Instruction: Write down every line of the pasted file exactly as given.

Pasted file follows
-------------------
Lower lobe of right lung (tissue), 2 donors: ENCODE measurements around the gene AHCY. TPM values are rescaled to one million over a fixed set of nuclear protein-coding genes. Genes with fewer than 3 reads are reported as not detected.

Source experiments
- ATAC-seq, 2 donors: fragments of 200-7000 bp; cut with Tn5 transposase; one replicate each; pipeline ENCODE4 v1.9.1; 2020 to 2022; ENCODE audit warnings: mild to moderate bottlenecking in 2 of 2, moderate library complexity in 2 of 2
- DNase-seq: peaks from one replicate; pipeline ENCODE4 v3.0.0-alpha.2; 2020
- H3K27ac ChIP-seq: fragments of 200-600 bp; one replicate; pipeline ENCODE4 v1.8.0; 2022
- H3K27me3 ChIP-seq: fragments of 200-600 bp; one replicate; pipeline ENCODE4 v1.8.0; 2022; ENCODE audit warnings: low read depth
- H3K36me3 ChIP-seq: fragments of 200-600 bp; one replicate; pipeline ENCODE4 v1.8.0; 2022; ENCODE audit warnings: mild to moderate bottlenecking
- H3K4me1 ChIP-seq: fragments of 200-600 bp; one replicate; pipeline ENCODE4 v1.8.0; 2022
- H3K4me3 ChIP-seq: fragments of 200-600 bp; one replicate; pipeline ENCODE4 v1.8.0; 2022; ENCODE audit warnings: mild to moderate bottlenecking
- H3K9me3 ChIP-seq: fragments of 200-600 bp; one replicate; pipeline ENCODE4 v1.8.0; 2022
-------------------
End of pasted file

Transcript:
Lower lobe of right lung (tissue), 2 donors: ENCODE measurements around the gene AHCY. TPM values are rescaled to one million over a fixed set of nuclear protein-coding genes. Genes with fewer than 3 reads are reported as not detected.

Source experiments
- ATAC-seq, 2 donors: fragments of 200-7000 bp; cut with Tn5 transposase; one replicate each; pipeline ENCODE4 v1.9.1; 2020 to 2022; ENCODE audit warnings: mild to moderate bottlenecking in 2 of 2, moderate library complexity in 2 of 2
- DNase-seq: peaks from one replicate; pipeline ENCODE4 v3.0.0-alpha.2; 2020
- H3K27ac ChIP-seq: fragments of 200-600 bp; one replicate; pipeline ENCODE4 v1.8.0; 2022
- H3K27me3 ChIP-seq: fragments of 200-600 bp; one replicate; pipeline ENCODE4 v1.8.0; 2022; ENCODE audit warnings: low read depth
- H3K36me3 ChIP-seq: fragments of 200-600 bp; one replicate; pipeline ENCODE4 v1.8.0; 2022; ENCODE audit warnings: mild to moderate bottlenecking
- H3K4me1 ChIP-seq: fragments of 200-600 bp; one replicate; pipeline ENCODE4 v1.8.0; 2022
- H3K4me3 ChIP-seq: fragments of 200-600 bp; one replicate; pipeline ENCODE4 v1.8.0; 2022; ENCODE audit warnings: mild to moderate bottlenecking
- H3K9me3 ChIP-seq: fragments of 200-600 bp; one replicate; pipeline ENCODE4 v1.8.0; 2022